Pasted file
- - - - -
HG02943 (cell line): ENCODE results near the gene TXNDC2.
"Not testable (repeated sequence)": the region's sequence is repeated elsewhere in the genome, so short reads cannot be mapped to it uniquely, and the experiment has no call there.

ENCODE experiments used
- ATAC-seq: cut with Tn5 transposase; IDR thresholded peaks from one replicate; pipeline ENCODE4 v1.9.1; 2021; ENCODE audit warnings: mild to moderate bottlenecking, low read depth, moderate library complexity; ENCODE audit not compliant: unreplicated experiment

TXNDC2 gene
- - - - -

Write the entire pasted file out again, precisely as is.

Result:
HG02943 (cell line): ENCODE results near the gene TXNDC2.
"Not testable (repeated sequence)": the region's sequence is repeated elsewhere in the genome, so short reads cannot be mapped to it uniquely, and the experiment has no call there.

ENCODE experiments used
- ATAC-seq: cut with Tn5 transposase; IDR thresholded peaks from one replicate; pipeline ENCODE4 v1.9.1; 2021; ENCODE audit warnings: mild to moderate bottlenecking, low read depth, moderate library complexity; ENCODE audit not compliant: unreplicated experiment

TXNDC2 gene